The late great Tom Petty liked to remind us that ‘Even the losers get lucky sometimes.’
And Ryan Nugent-Hopkins would like to remind us that it’s not luck.
No matter what the standings say.
Having just been out-worked in a 2-1 loss to the 12th-place team in the East, the Oilers discovered, the hard way, what they should have known already — no opponent is taking a knee just because the oddsmakers say it’s a mismatch.
Edmonton isn’t that far removed from being one of those teams languishing at the bottom of the league. For years, as they struggled with failed rebuilds in a stretch that saw them finish 21st, 30th, 30th, 29th, 24th, 28th, 28th and 29th overall, the cover of their media guides should have read ‘Wait Till Next Year.’
And even those teams got their pound of flesh once in a while.
“As a player, it’s no fun losing night after night,” said Nugent-Hopkins, who’s been through the worst of it during his 12 seasons in Edmonton. “I was in that position before and it’s frustrating.”
But he can tell you from experience that, as painful and humbling as it was being a bottom-feeder, none of those teams ever quit or gave one second’s worth of thought to the draft lottery.
They lived for the upset.
It’s something all of the Oilers need to keep in mind as they wrap up their road trip against Ottawa and Montreal, the 14th and 15th-place teams in the East, before returning home to play 13th-place Detroit.
“I really don’t think any player thinks that way, that the games don’t matter and who you might get in the lottery,” said Nugent-Hopkins, his team stinging from recent overtime and shootout losses to Columbus and Philadelphia.
“I know I wasn’t thinking that. You want to win. It’s not fun going out there wanting or expecting to lose — that’s not a hockey player mindset. We’re all competitive. As a player, you are going out there trying to win every night.”
He scoffs at any notion that players today, on the ice in the heat of the moment, care about who the team drafts next year. Not even when it’s Connor Bedard.
When the Oilers were in their doldrums and the light at the end of the tunnel was Connor McDavid, and tanking was their best chance at getting him, they still put together a 5-1-1 stretch in late March that lifted them to 28th out of 30 teams.
“As a really young player it’s hard to wrap your mind around (next year),” said Nugent-Hopkins. “All you care about is playing your best so you can keep your place in the league. You never intentionally tank.
“Besides, it’s still a lottery; it’s not like you’re guaranteed anything. Just because you’re last in the league doesn’t guarantee that you’re going to get that player. We won (McDavid) from third last.”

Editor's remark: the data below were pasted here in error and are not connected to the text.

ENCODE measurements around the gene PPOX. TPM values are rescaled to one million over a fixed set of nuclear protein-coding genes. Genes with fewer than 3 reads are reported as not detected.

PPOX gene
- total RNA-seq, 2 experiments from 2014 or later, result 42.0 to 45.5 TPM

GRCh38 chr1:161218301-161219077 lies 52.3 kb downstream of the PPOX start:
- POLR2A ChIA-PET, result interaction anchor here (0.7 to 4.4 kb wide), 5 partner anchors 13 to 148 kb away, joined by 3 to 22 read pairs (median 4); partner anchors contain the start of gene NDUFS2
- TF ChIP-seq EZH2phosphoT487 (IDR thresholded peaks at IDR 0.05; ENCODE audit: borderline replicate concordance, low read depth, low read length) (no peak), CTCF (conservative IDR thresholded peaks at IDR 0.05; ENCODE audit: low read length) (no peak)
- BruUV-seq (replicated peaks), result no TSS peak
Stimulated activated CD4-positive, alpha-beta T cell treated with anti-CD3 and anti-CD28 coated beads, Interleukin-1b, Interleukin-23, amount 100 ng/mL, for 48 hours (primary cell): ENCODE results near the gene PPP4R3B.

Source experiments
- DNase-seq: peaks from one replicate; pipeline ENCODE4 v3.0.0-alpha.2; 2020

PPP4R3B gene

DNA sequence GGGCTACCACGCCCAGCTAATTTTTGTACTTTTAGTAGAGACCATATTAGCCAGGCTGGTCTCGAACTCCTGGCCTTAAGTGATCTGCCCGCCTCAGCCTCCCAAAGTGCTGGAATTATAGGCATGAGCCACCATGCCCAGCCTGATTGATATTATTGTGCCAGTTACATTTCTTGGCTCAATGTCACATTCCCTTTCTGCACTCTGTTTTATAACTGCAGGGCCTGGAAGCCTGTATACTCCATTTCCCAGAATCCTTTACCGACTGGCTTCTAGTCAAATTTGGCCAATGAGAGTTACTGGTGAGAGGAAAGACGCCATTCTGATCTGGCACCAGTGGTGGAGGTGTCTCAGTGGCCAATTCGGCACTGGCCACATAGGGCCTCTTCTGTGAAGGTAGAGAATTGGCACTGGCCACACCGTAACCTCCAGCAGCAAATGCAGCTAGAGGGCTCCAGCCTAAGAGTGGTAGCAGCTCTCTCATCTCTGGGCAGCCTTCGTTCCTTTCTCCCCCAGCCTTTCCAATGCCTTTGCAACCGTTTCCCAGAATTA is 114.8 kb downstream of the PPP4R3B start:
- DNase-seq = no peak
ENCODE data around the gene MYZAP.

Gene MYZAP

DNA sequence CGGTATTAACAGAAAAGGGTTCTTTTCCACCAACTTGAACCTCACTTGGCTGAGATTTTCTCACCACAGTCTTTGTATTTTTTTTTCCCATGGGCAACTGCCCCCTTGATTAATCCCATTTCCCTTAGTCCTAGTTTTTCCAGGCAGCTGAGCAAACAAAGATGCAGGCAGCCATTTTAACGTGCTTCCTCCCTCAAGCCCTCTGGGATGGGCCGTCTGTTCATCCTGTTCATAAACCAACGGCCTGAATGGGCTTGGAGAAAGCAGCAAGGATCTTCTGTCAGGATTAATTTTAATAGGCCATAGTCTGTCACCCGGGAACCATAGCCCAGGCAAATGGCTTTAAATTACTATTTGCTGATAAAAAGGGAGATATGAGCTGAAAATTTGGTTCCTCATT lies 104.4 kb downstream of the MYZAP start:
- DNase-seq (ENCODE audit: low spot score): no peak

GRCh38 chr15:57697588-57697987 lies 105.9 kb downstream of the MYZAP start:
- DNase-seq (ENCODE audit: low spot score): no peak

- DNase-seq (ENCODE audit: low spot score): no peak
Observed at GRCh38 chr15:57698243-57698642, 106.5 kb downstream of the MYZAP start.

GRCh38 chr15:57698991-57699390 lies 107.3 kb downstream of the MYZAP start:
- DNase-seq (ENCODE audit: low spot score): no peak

Defenceman Darnell Nurse has also seen some lean years as an Oiler, so he understands the mindsets in Ottawa and Montreal: the playoffs might be a long shot, or a pipe dream, but that doesn’t mean you let the other teams have their way with you.
“I’ve been in positions where we weren’t the best team and we were out of it at this point or a little later in the season, but you show up and you want to play,” he said.
“It’s hard to make it in this league and it’s harder to stay. No matter what position you’re in you want to win every game or you wouldn’t be here.”
Jonathan Toews is a three-time Stanley Cup champion, so mucking around at the bottom of the standings is brutal. The Blackhawks are second last in the league, about to jettison their best players and position themselves for the future, but they’re still 5-4-1 in their last 10.
“There haven’t been high expectations for us, so you take that personally after a while and you want to write your own story within the locker room,” he said during the Hawks’ recent stop in Edmonton.
“There was a stretch where we were trying, we were working, everyone was trying to be the solution and we just couldn’t get off that skid of however many games in a row (2-20-1 from Nov. 14 to Jan 3). It wasn’t a good feeling. One of those things you feel you might never get out of.
“So, when you do get out of it you remind yourself of the way you want to prepare and play every single night.”
Like Ottawa is. They were on a four-game win streak when they shut it down for the All-Star and bye week. Like all those teams at the bottom of the barrel, they can’t wait for the night that someone takes them lightly.
“That’s why we play the game, we’re trying to win every game we play, we want to give ourselves a chance to win every night,” said Hawks defenceman Seth Jones.
“We shouldn’t be any less motivated than any other team to go out and win. No matter what position we’re in in the standings, we’re playing for pride.”
On Twitter: @Rob_Tychkowski
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